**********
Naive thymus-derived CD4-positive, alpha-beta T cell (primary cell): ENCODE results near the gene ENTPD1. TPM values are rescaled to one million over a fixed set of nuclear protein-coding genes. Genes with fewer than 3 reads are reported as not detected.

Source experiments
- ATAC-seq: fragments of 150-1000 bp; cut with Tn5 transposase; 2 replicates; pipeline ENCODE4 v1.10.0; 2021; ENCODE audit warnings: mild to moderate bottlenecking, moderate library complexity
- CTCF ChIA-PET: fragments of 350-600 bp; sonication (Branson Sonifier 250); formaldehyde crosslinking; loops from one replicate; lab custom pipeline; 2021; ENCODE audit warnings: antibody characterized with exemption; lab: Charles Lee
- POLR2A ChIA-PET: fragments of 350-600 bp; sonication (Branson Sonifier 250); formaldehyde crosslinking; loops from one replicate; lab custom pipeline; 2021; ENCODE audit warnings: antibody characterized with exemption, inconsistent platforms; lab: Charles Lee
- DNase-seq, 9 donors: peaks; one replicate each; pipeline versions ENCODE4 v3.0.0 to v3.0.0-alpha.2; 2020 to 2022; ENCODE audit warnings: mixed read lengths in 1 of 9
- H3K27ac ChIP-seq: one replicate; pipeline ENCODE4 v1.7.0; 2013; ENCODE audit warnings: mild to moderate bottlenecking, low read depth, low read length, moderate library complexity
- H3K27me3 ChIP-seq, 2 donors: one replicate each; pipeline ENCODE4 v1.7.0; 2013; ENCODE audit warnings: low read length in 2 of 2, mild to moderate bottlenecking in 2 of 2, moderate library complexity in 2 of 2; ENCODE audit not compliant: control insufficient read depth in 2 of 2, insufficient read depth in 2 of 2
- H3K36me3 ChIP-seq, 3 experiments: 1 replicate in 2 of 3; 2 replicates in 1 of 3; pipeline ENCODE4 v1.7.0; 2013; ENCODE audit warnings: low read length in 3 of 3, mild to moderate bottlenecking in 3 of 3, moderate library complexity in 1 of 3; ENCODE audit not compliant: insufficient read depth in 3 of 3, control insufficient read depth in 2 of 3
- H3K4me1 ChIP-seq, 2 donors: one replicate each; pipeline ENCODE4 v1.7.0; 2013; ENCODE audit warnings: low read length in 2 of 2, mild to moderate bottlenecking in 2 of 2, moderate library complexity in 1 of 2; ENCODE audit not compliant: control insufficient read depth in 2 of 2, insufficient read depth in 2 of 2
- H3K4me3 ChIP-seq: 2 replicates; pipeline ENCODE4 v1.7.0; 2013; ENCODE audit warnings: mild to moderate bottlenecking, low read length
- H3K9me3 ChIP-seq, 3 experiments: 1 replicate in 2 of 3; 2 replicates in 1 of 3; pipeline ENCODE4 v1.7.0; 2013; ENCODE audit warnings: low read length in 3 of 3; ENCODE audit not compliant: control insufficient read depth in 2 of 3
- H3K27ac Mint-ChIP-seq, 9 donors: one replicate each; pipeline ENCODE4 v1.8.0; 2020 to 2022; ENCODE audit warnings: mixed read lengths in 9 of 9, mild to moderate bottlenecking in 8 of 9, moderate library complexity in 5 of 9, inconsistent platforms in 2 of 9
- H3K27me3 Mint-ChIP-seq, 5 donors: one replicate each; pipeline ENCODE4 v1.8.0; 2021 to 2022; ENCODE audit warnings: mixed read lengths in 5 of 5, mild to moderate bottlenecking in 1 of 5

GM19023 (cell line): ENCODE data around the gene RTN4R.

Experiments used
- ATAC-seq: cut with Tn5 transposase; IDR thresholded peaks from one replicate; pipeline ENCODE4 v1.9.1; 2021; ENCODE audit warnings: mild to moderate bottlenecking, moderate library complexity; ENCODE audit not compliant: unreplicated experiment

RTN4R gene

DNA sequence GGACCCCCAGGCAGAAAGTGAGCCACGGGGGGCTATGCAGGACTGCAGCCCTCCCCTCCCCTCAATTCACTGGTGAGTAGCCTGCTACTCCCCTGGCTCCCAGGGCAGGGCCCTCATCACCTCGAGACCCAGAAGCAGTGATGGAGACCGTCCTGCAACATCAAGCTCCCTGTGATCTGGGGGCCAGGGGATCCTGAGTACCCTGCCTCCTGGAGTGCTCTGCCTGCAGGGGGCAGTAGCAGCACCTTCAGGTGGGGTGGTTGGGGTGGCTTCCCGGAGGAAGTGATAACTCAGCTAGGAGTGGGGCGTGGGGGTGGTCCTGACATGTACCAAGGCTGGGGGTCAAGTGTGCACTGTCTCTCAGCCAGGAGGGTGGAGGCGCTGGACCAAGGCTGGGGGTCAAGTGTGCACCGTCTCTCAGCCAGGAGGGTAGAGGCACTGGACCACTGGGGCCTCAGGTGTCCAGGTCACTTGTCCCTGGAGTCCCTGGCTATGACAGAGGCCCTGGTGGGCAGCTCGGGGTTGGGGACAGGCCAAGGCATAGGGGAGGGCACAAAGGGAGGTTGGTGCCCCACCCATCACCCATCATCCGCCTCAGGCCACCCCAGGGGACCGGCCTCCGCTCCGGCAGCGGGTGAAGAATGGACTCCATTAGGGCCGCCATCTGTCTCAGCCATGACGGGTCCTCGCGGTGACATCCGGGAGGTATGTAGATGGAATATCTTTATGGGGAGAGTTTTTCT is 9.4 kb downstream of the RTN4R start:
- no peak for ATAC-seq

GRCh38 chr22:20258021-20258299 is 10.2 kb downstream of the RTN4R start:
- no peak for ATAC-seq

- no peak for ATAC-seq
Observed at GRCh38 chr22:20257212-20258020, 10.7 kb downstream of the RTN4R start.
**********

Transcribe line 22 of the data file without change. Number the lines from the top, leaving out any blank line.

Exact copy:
- no peak for ATAC-seq